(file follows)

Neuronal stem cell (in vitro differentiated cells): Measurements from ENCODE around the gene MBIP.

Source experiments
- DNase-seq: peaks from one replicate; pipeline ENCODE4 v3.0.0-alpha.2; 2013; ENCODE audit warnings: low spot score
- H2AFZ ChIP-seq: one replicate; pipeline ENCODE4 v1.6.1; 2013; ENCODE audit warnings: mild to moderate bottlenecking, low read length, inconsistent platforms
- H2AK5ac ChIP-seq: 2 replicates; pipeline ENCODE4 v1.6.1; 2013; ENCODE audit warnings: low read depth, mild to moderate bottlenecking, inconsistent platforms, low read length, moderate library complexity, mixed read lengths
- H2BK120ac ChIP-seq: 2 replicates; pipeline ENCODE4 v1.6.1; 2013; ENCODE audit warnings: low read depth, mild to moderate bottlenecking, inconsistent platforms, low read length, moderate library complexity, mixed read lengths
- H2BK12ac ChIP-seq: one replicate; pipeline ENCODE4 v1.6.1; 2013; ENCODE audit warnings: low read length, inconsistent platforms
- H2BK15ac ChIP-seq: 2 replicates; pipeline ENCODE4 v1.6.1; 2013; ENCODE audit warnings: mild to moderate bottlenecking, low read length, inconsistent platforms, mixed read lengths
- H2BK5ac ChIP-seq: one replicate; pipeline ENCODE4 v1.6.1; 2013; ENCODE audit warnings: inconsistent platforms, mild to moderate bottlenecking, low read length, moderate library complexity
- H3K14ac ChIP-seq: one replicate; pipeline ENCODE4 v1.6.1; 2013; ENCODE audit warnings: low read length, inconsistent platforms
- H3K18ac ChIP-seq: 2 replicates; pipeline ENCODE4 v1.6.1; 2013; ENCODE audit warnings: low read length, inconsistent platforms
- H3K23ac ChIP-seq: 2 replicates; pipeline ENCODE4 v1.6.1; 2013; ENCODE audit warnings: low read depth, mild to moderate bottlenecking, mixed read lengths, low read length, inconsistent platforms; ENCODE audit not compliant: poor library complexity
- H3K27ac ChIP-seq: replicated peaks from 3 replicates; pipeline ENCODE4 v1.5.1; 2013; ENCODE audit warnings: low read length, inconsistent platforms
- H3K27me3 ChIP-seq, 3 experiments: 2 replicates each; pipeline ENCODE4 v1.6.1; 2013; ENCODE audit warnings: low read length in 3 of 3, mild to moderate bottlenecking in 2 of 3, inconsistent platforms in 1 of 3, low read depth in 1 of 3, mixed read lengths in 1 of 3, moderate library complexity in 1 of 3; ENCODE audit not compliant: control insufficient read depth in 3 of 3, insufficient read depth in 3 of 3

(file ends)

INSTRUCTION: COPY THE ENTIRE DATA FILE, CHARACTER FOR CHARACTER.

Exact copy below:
Neuronal stem cell (in vitro differentiated cells): Measurements from ENCODE around the gene MBIP.

Source experiments
- DNase-seq: peaks from one replicate; pipeline ENCODE4 v3.0.0-alpha.2; 2013; ENCODE audit warnings: low spot score
- H2AFZ ChIP-seq: one replicate; pipeline ENCODE4 v1.6.1; 2013; ENCODE audit warnings: mild to moderate bottlenecking, low read length, inconsistent platforms
- H2AK5ac ChIP-seq: 2 replicates; pipeline ENCODE4 v1.6.1; 2013; ENCODE audit warnings: low read depth, mild to moderate bottlenecking, inconsistent platforms, low read length, moderate library complexity, mixed read lengths
- H2BK120ac ChIP-seq: 2 replicates; pipeline ENCODE4 v1.6.1; 2013; ENCODE audit warnings: low read depth, mild to moderate bottlenecking, inconsistent platforms, low read length, moderate library complexity, mixed read lengths
- H2BK12ac ChIP-seq: one replicate; pipeline ENCODE4 v1.6.1; 2013; ENCODE audit warnings: low read length, inconsistent platforms
- H2BK15ac ChIP-seq: 2 replicates; pipeline ENCODE4 v1.6.1; 2013; ENCODE audit warnings: mild to moderate bottlenecking, low read length, inconsistent platforms, mixed read lengths
- H2BK5ac ChIP-seq: one replicate; pipeline ENCODE4 v1.6.1; 2013; ENCODE audit warnings: inconsistent platforms, mild to moderate bottlenecking, low read length, moderate library complexity
- H3K14ac ChIP-seq: one replicate; pipeline ENCODE4 v1.6.1; 2013; ENCODE audit warnings: low read length, inconsistent platforms
- H3K18ac ChIP-seq: 2 replicates; pipeline ENCODE4 v1.6.1; 2013; ENCODE audit warnings: low read length, inconsistent platforms
- H3K23ac ChIP-seq: 2 replicates; pipeline ENCODE4 v1.6.1; 2013; ENCODE audit warnings: low read depth, mild to moderate bottlenecking, mixed read lengths, low read length, inconsistent platforms; ENCODE audit not compliant: poor library complexity
- H3K27ac ChIP-seq: replicated peaks from 3 replicates; pipeline ENCODE4 v1.5.1; 2013; ENCODE audit warnings: low read length, inconsistent platforms
- H3K27me3 ChIP-seq, 3 experiments: 2 replicates each; pipeline ENCODE4 v1.6.1; 2013; ENCODE audit warnings: low read length in 3 of 3, mild to moderate bottlenecking in 2 of 3, inconsistent platforms in 1 of 3, low read depth in 1 of 3, mixed read lengths in 1 of 3, moderate library complexity in 1 of 3; ENCODE audit not compliant: control insufficient read depth in 3 of 3, insufficient read depth in 3 of 3